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Next Step : The U.N. is mounting its largest operation ever to virtually run Cambodia until elections next year. For the Asian nation and its refugees, it offers hope after a generation of civil war, brutal dictatorship and invasion. For Japan, hoping to spearhead reconstruction, Cambodia is a diplomatic crucible. The challenge: : Putting Cambodia Together Again : * A Japanese citizen will, in effect, govern Cambodia under the U.N. plan as Tokyo takes bold steps.


TOKYO — In what they call their first postwar test in international diplomacy, Japanese officials are pushing to play the leading role in rebuilding devastated Cambodia.

Far away from the Southeast Asian nation, in the heart of Tokyo's Kasumigaseki government complex, Foreign Ministry bureaucrats pore over studies, plot out aid schemes and dream of leading a nation ripped apart by genocide and war into a new century of peace and prosperity.

As hundreds of thousands of Cambodian refugees prepare to head home, and U.N. "blue helmets" launch the largest peacekeeping operation in the organization's history, the Japanese say they are focusing on Cambodia's long-term reconstruction.

While Japanese law forbids the country from contributing soldiers to U.N. peacekeeping forces, one Japanese national at the United Nations is slated to become the virtual governor of Cambodia pending free elections next year. Another Japanese heads the effort to return Cambodian refugees. Japan will be assessed at least $250 million as its share of the cost of running the U. N. Transitional Authority in Cambodia (UNTAC), and officials here indicate they will actually contribute much more.

Moreover, imitating the Bush Administration's effort to marshall international aid for the former Soviet Union, Japan plans an international conference in June to help rebuild Cambodia.

Officials here say they are weighing projects to rebuild bridges, roads and other infrastructure critical to Cambodia's economic future. They have also targeted agriculture, energy and health care as priority areas for assistance.

"This is really the first time for the Japanese to take such initiatives," said Akio Miyajima, a deputy director in the Foreign Ministry's Asian affairs bureau. "Everyone agrees that Cambodia is a test case for Japanese diplomacy."

In part, the Cambodian initiatives are meant to combat the image of Japan as an economic giant but a diplomatic midget. The country is still smarting from a volley of international criticism that its support of allied efforts in last year's Persian Gulf War was too little, too late. With the collapse of the Soviet Union and the end of the Cold War, Japanese officials also see room to chart a more independent foreign policy course. Until now, it has served more as a diplomatic proxy in Asia, destined to "obey U.S. demands," as one Foreign Ministry official put it.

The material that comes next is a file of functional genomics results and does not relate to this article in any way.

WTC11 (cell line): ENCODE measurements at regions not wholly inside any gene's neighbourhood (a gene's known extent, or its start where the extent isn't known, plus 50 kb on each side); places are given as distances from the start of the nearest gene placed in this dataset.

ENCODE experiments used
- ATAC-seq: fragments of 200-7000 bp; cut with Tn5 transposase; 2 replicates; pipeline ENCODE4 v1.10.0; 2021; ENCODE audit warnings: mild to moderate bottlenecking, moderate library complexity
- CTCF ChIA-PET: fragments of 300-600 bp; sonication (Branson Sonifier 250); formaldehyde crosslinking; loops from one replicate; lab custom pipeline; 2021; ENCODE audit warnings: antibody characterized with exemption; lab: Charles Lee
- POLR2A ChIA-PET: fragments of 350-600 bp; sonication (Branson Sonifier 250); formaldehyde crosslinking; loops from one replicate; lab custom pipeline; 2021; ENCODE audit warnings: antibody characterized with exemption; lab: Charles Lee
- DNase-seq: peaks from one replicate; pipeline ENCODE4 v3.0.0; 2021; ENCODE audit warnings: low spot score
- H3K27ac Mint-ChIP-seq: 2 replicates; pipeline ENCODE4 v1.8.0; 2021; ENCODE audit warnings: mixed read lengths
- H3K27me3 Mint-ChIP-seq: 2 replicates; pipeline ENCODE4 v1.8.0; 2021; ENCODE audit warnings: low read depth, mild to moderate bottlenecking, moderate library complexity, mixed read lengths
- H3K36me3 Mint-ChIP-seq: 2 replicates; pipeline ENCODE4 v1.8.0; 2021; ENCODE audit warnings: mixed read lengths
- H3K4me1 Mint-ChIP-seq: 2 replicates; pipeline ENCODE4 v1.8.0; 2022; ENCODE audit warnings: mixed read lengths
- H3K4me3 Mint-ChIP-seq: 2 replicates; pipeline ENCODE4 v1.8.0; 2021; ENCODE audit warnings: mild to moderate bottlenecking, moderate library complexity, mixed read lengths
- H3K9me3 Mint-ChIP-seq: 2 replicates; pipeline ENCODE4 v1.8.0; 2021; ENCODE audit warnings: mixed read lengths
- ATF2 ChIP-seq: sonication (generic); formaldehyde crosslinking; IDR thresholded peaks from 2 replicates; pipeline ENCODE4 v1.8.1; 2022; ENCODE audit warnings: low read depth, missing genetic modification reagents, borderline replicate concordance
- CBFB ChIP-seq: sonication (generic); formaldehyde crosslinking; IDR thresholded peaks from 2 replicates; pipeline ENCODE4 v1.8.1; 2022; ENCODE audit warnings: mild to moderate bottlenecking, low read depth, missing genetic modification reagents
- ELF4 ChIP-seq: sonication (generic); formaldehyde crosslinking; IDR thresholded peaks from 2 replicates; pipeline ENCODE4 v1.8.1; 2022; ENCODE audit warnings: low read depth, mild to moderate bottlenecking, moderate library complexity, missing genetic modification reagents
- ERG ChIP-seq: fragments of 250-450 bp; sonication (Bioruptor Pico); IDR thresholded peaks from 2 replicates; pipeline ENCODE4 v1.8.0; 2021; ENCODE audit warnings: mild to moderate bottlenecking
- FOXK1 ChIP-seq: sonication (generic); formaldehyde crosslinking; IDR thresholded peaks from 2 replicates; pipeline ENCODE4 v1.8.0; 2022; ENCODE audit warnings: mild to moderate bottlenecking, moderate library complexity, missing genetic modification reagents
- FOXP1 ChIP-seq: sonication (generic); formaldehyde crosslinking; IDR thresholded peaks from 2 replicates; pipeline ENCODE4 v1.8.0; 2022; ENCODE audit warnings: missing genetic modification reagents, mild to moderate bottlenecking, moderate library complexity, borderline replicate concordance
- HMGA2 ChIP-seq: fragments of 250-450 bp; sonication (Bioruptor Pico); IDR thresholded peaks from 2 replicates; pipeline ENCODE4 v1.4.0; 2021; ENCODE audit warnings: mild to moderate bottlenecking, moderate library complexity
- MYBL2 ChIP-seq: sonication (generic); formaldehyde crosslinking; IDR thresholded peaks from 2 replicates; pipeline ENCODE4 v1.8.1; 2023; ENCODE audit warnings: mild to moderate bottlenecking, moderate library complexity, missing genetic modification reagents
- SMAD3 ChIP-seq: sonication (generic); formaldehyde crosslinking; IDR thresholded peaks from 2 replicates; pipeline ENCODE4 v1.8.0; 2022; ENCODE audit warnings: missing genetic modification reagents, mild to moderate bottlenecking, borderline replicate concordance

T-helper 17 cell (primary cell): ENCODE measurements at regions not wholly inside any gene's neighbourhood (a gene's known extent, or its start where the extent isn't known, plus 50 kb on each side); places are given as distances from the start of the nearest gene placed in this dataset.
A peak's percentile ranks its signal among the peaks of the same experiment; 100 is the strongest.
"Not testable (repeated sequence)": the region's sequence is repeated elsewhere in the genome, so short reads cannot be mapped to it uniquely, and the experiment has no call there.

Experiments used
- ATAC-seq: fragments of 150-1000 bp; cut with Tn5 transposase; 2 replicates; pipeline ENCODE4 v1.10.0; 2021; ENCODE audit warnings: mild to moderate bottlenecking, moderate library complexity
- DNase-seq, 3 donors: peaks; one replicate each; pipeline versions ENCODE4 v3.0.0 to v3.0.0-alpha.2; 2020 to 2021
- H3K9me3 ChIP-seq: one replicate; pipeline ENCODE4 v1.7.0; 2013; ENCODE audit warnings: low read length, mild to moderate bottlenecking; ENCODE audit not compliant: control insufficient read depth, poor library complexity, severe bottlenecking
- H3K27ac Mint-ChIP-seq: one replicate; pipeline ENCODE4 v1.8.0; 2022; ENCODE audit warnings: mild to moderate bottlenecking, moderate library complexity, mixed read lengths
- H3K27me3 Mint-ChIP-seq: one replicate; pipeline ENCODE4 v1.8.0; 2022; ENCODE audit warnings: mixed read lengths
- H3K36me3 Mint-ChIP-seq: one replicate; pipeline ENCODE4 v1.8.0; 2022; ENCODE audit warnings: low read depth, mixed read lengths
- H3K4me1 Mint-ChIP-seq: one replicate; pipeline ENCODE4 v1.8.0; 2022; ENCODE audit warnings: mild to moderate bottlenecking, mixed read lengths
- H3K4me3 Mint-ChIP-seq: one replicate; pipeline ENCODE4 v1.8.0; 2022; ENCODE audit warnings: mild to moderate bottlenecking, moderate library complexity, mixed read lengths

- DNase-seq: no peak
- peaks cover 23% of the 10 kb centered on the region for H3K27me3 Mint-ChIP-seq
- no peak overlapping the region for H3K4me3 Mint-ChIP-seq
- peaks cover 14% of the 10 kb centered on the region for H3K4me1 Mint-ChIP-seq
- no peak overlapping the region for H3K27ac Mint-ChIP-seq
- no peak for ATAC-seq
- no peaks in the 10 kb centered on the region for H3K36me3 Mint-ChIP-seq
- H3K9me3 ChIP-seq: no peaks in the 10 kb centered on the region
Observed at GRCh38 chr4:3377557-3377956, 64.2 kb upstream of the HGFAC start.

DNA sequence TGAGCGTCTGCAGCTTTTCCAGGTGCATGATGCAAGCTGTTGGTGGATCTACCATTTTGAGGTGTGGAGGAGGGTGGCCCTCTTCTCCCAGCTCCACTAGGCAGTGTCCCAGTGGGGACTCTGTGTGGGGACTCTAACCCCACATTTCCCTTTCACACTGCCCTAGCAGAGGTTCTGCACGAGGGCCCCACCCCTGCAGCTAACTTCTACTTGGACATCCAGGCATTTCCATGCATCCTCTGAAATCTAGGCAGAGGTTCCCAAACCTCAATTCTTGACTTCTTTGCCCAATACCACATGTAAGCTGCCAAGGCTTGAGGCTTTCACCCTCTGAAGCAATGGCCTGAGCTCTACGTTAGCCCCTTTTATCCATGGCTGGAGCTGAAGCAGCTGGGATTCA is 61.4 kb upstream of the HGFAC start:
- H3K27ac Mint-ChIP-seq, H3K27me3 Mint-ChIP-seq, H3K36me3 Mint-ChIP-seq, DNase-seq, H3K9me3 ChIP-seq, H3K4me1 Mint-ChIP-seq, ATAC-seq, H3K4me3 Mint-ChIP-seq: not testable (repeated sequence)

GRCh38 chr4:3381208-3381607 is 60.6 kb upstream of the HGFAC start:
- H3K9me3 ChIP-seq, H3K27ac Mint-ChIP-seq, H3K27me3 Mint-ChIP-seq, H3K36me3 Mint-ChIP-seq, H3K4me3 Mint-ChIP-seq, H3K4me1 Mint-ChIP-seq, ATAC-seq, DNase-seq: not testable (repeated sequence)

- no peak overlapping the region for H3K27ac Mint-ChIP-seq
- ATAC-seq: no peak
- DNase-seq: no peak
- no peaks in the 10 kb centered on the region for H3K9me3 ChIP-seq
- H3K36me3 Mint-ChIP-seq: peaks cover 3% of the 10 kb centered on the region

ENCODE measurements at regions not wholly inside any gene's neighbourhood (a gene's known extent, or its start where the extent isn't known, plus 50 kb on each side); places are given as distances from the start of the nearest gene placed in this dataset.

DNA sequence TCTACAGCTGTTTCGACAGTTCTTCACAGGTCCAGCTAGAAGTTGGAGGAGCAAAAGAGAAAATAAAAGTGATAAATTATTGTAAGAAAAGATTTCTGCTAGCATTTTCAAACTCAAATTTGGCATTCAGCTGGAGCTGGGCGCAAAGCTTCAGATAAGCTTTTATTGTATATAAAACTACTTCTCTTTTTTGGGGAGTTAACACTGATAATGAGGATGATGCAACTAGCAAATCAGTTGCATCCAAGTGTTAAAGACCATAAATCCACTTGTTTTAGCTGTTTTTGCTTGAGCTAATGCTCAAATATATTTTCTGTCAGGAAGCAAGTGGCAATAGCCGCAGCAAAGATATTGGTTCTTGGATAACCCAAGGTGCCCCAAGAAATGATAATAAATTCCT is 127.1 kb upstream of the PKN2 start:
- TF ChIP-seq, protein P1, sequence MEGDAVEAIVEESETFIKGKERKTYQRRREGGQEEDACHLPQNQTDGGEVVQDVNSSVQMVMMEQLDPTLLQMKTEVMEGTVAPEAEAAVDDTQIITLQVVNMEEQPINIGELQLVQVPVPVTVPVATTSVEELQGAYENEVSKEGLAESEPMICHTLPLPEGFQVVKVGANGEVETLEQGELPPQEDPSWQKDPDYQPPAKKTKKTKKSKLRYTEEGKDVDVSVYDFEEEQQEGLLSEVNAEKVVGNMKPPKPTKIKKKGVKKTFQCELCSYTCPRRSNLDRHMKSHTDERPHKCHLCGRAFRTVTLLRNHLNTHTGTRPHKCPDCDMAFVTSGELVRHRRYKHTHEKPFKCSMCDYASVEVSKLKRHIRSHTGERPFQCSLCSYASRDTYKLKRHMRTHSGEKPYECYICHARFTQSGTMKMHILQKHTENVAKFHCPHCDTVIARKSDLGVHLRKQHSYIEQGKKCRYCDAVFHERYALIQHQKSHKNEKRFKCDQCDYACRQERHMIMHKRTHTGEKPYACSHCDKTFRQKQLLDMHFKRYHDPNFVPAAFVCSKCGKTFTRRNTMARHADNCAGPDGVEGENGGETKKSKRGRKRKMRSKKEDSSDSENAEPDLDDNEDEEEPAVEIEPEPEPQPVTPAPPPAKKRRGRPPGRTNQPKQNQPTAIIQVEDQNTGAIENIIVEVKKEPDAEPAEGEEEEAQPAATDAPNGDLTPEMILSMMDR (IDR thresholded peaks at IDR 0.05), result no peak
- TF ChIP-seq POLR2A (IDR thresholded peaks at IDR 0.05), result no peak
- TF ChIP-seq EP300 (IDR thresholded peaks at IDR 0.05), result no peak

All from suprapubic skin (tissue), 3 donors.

Indeed, in a sharp departure from the past, officials are making it clear that they will no longer be satisfied with merely an economic role in global affairs.

When the Japanese ambassador was shut out of recent political talks in Phnom Penh, for instance, Foreign Ministry spokesman Masamichi Hanabusa protested and warned that if Japan was to maintain its "strong support" of Cambodia, such behavior would have to end.

Officials here say a turning point in their approach occurred two years ago when the long-running Cambodian peace talks appeared stalled and Japan unexpectedly invited the warring parties to a meeting that helped break the diplomatic logjam.

"We considered that move bold, brave and risky--quite atypical of Japanese diplomacy," Miyajima said. "But it turned out to be a success and made us think that maybe we could do something creative in this region."

There are several reasons that Cambodia emerged as the best candidate for showcasing Japan's postwar diplomacy, officials say. The Middle East and Eastern Europe were considered too complicated, Africa and Latin America too emotionally distant. China, South Korea and most of the rest of Asia still harbor distrust borne of bitter war memories.

In contrast, relations with Cambodia have been comparatively good. Although Japanese forces occupied the nation during World War II, some Cambodians also credited them with helping throw off French colonial rule. Cambodia was one of the first nations to relinquish claims to wartime reparations from Japan, a gesture that drew an official resolution of appreciation from the Japanese Diet, said Hiroshi Hashimoto, deputy director general in the Foreign Ministry's economic cooperation bureau.

"Cambodia is a small country, but it helped us rejoin international society," Hashimoto said.

The country also lies in the volatile buffer zone between the two regional powers of Vietnam and Thailand. A weak Cambodia at the mercy of either country could be destabilizing and jeopardize Japanese interests, officials say.

Aiding Japan's Cambodian initiatives have been the appointment of Japanese nationals to key U.N. posts. Until elections next year, the nation's de facto governor will be Yasushi Akashi, a U.N. undersecretary general who was appointed in January as special representative on Cambodia. Sadako Ogata is the U.N.'s high commissioner for refugees.

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